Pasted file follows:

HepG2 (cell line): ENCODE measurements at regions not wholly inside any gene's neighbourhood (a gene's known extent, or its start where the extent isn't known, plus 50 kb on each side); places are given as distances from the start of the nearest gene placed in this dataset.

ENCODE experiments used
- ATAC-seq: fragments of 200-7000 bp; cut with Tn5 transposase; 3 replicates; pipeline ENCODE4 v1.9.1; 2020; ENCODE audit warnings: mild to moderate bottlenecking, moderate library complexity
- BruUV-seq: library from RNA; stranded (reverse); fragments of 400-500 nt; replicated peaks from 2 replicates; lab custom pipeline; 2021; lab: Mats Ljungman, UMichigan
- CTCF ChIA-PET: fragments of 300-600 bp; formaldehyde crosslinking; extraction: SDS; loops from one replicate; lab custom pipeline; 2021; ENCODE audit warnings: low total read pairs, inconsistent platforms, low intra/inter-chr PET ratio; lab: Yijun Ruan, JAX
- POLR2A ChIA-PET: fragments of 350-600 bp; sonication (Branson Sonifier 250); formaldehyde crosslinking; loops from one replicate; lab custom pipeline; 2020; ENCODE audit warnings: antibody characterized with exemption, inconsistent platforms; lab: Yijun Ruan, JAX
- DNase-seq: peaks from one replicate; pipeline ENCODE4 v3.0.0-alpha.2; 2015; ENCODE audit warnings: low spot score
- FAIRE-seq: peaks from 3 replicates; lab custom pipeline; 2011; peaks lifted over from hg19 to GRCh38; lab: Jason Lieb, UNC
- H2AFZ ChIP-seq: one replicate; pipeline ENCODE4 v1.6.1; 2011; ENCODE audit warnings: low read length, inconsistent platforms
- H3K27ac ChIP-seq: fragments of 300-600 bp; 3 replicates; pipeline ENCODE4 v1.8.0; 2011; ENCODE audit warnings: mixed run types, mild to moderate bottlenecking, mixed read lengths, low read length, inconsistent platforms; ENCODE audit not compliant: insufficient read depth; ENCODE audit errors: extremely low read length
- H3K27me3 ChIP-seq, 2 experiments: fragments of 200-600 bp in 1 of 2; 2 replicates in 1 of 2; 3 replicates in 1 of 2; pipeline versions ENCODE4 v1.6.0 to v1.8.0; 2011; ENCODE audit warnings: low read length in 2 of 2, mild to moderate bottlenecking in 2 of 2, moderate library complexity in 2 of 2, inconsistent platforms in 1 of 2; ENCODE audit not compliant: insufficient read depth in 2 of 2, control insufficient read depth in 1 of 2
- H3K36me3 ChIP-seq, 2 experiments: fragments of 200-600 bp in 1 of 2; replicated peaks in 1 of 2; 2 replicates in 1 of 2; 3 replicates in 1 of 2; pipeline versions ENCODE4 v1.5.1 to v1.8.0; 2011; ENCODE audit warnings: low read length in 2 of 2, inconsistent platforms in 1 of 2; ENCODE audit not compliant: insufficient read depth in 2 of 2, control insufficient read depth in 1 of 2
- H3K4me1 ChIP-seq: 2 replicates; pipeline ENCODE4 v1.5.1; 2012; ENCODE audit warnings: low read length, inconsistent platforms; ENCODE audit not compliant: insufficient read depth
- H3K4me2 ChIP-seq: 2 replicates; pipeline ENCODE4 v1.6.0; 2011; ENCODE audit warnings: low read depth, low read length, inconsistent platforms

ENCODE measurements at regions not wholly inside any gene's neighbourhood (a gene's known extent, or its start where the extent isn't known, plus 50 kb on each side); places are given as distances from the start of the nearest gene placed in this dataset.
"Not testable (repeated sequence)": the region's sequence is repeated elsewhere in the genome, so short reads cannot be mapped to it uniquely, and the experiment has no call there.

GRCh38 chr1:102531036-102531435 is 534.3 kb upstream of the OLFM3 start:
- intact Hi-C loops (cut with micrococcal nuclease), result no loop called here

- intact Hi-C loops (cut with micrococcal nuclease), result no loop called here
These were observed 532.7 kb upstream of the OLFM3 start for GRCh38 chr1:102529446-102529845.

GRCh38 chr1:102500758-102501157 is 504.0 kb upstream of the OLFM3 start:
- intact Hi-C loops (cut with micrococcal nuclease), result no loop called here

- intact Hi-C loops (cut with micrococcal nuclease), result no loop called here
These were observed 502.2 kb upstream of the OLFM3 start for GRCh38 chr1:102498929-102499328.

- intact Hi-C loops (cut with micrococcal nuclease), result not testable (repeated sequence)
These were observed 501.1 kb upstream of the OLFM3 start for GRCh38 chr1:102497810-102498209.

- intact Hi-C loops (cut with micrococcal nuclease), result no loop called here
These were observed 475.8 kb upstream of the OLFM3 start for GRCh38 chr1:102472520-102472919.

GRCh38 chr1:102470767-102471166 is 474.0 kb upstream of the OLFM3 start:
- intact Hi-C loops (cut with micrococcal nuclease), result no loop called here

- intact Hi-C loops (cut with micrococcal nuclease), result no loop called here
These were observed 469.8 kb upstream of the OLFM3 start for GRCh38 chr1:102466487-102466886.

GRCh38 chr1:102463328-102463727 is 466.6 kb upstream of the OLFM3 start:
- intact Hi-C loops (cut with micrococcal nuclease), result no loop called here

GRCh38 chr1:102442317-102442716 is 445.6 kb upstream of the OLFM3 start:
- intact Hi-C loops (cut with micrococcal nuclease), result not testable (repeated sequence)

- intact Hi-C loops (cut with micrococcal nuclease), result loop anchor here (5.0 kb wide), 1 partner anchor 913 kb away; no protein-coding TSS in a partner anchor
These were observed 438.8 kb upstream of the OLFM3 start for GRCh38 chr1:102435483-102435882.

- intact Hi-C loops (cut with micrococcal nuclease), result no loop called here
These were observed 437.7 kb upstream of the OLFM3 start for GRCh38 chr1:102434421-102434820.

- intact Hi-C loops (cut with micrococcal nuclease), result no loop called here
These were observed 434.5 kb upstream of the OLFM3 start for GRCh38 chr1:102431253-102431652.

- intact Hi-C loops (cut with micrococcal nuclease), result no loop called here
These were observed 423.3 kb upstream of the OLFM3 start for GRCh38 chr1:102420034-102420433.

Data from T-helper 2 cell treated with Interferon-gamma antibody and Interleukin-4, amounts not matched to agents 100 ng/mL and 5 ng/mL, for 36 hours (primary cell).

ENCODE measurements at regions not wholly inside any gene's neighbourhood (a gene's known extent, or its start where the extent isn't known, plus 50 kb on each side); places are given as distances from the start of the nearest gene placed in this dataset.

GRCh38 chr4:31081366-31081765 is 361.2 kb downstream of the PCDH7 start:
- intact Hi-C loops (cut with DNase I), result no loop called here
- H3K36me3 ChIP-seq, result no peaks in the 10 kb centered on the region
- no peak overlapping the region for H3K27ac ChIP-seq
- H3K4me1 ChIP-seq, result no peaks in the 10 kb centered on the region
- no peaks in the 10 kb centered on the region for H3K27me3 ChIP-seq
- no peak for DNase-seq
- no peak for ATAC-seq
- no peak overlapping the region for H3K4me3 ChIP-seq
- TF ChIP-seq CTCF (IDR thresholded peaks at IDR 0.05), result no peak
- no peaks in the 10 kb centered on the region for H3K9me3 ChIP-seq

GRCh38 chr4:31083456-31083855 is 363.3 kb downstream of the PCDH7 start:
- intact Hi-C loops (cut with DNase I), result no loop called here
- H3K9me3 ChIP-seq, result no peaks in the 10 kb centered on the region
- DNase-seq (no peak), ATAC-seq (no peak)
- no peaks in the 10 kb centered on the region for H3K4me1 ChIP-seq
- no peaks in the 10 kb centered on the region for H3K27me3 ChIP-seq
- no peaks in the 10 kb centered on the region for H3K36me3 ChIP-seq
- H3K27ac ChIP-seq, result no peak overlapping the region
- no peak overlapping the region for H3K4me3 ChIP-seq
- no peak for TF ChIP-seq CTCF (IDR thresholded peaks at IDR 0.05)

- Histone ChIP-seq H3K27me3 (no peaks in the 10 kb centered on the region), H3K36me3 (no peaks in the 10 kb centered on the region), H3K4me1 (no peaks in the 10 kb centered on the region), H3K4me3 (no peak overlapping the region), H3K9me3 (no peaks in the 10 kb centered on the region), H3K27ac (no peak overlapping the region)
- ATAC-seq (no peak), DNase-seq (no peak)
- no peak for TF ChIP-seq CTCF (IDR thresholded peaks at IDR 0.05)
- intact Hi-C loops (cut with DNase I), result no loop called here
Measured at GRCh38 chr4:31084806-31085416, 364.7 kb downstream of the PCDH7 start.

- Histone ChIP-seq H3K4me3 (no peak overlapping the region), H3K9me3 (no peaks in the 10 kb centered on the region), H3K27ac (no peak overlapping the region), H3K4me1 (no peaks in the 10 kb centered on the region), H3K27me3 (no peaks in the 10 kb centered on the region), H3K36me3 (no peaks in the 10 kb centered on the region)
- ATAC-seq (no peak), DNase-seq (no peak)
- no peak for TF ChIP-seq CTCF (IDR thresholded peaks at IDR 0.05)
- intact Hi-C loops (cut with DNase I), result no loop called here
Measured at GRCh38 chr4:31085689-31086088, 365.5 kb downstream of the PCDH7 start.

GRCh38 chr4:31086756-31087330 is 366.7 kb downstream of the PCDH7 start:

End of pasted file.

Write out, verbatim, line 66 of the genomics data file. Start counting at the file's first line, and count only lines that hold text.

- no peak overlapping the region for H3K4me3 ChIP-seq